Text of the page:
America, indeed the entire world, desperately needs Jesus right now. We desperately need prophetic voices, without compromising or denigrating, to speak the Truth in Love with authority and consistency. We need Christian witness with integrity.

I am glad the bishops have found a voice. I am glad they are speaking out against the evil of abortion, but if they wish to be taken seriously, if their words are to be efficacious, they must embrace a consistent ethic of life and denounce as unCatholic and unChristian all forms of violence. If Obama cannot be honored in this way, then neither should Bush or Cheney. The center must be Christ, which means remaining absolutely and unequivocally in the Truth, but doing so lovingly and patiently. While we ought not honor men and women whose policies and actions directly oppose truth and goodness, we must recognize that they remain sons and daughters of God. We must love them. Dialogue with them. Pray for them. Work with them where we agree and challenge them when they err. Only when the voice of the Church, episcopal, priestly and lay, speaks Truth in Love with consistency and integrity to the Gospel will that voice speak eloquently, prophetically, and convincingly.

[1] I do not wish here to dispute whether there is a difference in the gravity of voting for someone who supports abortion versus someone who supports unjust war. Both are murder. Both are evil. Neither should be supported or given honors by the Church.

Tuesday, May 19, 2009

Metaphysics of Peace/Nonviolence

As many of you know, philosophy plays an incalculable role in directing the perspectives and worldviews of society. Several hundred years ago St. Thomas Aquinas and Duns Scotus developed two contradictory metaphysical outlooks on the relationship between God and the world. The prevalence of the Scotist worldview has led in part to many of the problems we face today in the Western world.

Duns Scotus proposed a univocal conception of being, existence. Accordingly he, and later on William of Occam, a fellow Franciscan, saw God and his infinite existence standing alongside all other beings which exists in finitude as different types, instances, of a broad, common category. Thus, God is merely the greatest of all beings. He is the Supreme Being. But, there is no necessary and ontological connection, relation between God and finite beings.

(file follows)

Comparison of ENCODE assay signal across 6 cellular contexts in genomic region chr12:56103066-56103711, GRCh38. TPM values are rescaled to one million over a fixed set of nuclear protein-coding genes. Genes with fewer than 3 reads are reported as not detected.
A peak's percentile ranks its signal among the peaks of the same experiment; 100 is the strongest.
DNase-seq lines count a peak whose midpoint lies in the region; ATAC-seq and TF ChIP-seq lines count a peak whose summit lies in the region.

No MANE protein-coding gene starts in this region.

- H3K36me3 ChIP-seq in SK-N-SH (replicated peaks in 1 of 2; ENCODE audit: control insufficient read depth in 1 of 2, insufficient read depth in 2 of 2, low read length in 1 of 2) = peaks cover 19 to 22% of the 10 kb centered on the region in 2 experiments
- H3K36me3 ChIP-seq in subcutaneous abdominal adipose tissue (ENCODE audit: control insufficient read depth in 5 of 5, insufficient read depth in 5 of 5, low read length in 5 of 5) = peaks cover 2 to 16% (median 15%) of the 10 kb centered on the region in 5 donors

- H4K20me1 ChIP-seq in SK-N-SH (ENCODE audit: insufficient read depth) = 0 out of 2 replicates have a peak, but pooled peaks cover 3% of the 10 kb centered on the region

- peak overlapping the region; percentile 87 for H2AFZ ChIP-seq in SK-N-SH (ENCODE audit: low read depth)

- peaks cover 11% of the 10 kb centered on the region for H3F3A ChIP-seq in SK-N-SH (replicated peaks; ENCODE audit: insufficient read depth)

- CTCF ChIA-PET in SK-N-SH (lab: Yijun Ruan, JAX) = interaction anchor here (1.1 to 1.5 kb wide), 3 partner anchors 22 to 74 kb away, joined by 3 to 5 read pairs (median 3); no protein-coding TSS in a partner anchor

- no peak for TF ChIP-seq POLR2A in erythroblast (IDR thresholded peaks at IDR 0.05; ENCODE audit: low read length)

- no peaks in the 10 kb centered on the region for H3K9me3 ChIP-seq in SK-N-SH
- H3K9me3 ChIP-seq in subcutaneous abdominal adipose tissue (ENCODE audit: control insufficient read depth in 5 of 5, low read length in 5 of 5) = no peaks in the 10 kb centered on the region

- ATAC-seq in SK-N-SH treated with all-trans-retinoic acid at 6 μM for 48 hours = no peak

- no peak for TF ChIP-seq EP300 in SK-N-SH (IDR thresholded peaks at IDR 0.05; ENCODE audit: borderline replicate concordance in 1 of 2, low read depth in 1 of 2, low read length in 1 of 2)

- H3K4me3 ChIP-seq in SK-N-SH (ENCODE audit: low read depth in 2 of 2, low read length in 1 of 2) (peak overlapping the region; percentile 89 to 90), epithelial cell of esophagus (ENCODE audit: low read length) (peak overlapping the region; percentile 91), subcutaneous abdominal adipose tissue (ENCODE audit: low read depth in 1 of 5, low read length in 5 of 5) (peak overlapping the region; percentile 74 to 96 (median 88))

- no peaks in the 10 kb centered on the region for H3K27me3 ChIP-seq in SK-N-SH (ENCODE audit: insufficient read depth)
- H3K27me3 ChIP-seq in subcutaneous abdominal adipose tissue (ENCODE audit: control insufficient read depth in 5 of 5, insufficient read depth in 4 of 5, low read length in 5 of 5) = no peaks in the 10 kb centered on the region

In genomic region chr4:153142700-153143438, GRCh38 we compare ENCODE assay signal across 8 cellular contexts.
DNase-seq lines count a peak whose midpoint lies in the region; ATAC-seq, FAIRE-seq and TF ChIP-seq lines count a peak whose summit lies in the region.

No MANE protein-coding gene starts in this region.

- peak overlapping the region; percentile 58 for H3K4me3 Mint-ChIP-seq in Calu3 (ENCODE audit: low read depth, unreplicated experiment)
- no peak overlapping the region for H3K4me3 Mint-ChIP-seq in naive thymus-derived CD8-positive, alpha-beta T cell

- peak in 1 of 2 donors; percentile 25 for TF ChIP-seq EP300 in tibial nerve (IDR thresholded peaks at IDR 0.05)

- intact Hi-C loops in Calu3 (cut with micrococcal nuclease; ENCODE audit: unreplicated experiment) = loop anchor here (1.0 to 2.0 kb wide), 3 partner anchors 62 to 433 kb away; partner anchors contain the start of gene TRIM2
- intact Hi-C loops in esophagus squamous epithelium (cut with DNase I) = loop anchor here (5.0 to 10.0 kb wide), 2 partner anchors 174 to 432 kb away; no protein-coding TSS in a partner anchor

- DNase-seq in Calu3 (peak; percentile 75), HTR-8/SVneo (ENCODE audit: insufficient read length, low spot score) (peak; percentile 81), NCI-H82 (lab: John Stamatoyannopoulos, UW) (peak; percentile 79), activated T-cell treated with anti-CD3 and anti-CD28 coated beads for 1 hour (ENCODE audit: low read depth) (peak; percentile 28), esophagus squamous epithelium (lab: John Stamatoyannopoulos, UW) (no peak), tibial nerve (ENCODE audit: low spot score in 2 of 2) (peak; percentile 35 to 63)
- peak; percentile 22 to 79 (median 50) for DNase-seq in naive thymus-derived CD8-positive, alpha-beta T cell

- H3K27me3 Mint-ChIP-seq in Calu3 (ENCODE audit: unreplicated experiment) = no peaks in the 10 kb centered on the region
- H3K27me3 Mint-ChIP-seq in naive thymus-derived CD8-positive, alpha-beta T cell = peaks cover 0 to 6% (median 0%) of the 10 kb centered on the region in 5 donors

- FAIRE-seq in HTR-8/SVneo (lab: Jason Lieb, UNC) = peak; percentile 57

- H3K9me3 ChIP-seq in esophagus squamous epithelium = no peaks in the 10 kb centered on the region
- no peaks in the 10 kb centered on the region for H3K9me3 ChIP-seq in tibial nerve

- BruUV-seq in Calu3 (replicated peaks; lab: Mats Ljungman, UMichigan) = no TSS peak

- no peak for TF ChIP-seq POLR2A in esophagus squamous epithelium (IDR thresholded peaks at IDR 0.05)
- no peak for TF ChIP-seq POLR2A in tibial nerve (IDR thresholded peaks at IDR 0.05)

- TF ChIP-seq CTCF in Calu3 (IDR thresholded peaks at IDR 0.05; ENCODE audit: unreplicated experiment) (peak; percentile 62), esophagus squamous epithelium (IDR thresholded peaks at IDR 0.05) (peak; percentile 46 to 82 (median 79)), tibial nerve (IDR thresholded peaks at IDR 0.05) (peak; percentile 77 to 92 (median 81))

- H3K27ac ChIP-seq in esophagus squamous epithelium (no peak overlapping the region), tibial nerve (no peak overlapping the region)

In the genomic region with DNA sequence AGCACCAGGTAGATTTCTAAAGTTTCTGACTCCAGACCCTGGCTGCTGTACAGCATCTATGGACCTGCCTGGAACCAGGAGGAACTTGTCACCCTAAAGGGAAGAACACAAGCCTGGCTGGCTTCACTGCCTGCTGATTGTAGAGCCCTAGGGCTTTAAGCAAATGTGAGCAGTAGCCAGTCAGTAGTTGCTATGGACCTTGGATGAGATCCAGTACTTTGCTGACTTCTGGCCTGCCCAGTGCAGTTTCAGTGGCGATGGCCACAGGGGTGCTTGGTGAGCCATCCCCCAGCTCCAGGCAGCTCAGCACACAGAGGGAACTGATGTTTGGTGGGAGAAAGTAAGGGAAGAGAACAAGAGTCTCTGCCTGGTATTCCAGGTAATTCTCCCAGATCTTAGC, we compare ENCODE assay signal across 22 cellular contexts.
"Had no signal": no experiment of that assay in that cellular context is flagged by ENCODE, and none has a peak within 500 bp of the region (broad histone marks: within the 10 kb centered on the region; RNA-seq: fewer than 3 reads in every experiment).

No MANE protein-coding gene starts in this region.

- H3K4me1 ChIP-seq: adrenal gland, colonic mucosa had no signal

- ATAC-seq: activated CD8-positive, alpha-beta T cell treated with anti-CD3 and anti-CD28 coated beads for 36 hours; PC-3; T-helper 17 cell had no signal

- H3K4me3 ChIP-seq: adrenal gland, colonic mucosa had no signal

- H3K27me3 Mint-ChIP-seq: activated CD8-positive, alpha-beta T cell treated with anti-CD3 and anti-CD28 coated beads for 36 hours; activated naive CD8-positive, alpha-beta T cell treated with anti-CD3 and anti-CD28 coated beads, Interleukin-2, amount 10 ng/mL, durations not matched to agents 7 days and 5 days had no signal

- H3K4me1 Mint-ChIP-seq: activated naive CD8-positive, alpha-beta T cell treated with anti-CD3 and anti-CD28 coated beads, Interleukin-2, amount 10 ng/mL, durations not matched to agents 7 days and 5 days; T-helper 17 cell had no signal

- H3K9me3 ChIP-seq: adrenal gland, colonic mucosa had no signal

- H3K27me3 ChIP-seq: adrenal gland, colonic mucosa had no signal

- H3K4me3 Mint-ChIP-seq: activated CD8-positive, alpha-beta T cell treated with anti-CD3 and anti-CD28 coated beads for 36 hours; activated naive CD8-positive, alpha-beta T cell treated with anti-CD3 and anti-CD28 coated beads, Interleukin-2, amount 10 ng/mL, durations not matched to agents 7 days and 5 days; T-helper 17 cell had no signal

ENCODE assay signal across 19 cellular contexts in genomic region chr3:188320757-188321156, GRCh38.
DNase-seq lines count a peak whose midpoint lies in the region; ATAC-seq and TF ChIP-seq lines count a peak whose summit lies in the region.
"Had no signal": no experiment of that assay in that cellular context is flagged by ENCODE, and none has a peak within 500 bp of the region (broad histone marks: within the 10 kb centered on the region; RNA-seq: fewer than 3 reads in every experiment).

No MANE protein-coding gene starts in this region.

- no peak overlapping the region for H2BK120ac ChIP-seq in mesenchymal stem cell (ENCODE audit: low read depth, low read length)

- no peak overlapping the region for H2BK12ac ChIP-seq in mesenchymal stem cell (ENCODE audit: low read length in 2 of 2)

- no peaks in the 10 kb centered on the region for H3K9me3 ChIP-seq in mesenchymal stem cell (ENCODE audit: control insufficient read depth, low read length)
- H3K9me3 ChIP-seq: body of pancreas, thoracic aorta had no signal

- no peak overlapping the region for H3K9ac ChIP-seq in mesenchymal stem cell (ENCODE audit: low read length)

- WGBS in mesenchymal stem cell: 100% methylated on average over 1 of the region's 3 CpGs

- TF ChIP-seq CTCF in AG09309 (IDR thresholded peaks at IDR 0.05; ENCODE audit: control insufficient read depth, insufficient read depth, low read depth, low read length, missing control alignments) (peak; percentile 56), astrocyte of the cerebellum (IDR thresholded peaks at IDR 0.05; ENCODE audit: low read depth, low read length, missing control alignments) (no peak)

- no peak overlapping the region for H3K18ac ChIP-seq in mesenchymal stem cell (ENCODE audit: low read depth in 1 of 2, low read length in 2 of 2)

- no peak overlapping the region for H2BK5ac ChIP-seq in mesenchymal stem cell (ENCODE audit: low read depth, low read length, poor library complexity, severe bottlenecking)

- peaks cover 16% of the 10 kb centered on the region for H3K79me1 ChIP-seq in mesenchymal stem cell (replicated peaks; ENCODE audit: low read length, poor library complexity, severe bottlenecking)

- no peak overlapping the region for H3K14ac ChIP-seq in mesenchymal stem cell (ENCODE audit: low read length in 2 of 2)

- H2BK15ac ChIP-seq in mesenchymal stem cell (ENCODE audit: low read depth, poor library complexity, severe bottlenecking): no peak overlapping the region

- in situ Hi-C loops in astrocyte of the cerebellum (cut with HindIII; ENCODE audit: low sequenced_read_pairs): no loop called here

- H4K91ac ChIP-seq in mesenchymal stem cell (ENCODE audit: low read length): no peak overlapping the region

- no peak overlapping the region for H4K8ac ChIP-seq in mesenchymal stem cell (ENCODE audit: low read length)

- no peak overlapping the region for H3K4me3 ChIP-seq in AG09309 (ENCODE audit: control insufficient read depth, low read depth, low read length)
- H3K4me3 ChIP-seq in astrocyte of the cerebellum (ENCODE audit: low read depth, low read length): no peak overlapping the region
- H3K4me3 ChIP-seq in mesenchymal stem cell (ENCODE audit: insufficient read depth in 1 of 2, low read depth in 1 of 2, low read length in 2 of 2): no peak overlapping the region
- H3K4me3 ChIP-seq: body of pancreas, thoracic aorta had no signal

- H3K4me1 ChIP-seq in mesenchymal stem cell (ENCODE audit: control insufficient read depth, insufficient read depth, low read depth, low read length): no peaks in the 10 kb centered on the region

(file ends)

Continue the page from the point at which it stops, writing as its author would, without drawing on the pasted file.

St. Thomas Aquinas, on the other, proposed a participation metaphysics. He saw God as the ipsum esse subsistens,the sheer act of to-be itself. God is Being; God is Existence. This parallels well the name by which God identifies Himself when speaking to Moses through the burning bush: I AM WHO AM; I am He who is, who always has been, who always will be; I am.

This perception of God as esse, being, has at several important implications. First, rather than defining God as one being (albeit the supreme one) among many, Aquinas’ view sees God as the ground of all finite existence. Thus God must be “in all things, by essence, presence, and power.”

This understanding moves us to our second important implication: “the connectedness of all created realities through God.”[2] Thus God is both radically different from all other beings, ecause He is existence Himself while other receive their existence from in, and intrinsically connected with all finite beings because they share in a limited way in His existence. “As fellow participants in God’s act of to-be, all things are related to one another in the most intimate way possible, for they are all ontological siblings.”[3]

Additionally, this has powerful implications for our we view the act of creation. “If God is ipsum esse subsistens, then whatever else comes to existence must be created ex nihilo, literally from nothing.”[4] The mythic creation stories of pagan religions all saw creation coming about through act of violence among the gods. However, if God is the sheer act of to-be, if God is existence, then from the “beginning” there is nothing else, no matter, no stuff, no other beings which exist with Him. He must create all other beings from nothing,and they can only exist by participation in His existence.